Studies in World Christianity, Issue 25.3

With this issue, the journal Studies in World Christianity completes twenty-five years of existence. Launched at the beginning of 1995 to be an ‘international forum for a dialogue of equals’ on the study of ‘theology and the science of religion’, this journal has pioneered and defined the interdisciplinary subfield of World Christianity. Today World Christianity has established itself as an important discourse that examines Christianity as a world religion, with scholars from across the globe. It also recognises the limitations of the world religion paradigm and uses the studies of Christianity in diverse localities and Christianity melded into other religious traditions to critique the way in which world religions are often viewed.

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Prof. Stanley Interviewed about Latest Book

Professor Brian Stanley, director of the Centre for the Study of World Christianity, was recently interviewed about his new book, Christianity in the Twentieth Century: A World History, by Professor Crawford Gribbon of Queen’s University Belfast. Click here to listen.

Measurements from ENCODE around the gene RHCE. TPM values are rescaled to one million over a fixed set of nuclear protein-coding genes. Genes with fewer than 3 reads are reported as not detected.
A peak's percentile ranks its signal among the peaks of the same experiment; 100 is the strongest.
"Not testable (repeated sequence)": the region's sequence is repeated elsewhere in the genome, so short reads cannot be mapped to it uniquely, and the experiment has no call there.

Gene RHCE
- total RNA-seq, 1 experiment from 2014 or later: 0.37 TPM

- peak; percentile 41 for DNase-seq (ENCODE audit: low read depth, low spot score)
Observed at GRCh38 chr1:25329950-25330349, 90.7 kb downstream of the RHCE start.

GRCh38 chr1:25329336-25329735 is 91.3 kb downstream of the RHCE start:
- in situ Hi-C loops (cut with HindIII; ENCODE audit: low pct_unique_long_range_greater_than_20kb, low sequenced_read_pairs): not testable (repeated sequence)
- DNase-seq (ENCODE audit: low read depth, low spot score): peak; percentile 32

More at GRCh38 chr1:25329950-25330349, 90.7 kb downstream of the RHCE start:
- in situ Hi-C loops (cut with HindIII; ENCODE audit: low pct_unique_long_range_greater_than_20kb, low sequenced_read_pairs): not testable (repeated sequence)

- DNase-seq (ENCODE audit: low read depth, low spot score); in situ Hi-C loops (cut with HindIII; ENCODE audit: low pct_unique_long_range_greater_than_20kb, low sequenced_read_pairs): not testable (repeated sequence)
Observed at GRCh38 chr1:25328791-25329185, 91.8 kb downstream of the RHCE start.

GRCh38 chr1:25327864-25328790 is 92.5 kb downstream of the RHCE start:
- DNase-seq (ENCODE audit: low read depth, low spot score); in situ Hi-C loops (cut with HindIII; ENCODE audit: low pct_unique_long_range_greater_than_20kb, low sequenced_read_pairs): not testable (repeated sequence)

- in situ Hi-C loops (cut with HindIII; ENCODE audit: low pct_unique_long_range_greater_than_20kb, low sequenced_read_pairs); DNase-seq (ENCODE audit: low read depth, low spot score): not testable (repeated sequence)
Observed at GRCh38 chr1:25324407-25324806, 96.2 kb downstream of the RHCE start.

Book Launch: Christianity in the Twentieth Century

On the morning of June 28, 2018 at 10:30am, we will be launching Brian Stanley’s new book, Christianity in the Twentieth Century: A World History (Princeton University Press, 2018).

The event is co-sponsored with the Princeton University Press and will be held in the Martin Hall, New College. It will include a discussion by Professor Stewart J Brown (University of Edinburgh).

The event will be followed by a reception and is open to the public. For more details, please see the advertisement flier.

Formation of the Church of Central Africa Presbyterian

Dr Retief Müller of the University of Stellenbosch

Along with other students, I look forward to the Centre’s weekly research seminars. Each week brings scholars from all over the world. The 7 November seminar brought Dr Retief Müller of the University of Stellenbosch who presented a paper entitled ‘Negotiating (with) the Other: Afrikaners, Scots, and the Formation of the Church of Central Africa Presbyterian (CCAP) [Nkhoma Synod]’. In it, Müller examined the role played by missionaries from South Africa’s Dutch Reformed Church in creating the CCAP out of disparate missions, largely of Scottish origin. His presentation was especially interesting to me because my own doctoral thesis also examines aspects of the interactions between Scotland, South Africa, and Nyasaland (present-day Malawi), as well as Northern Rhodesia (Zambia). Continue reading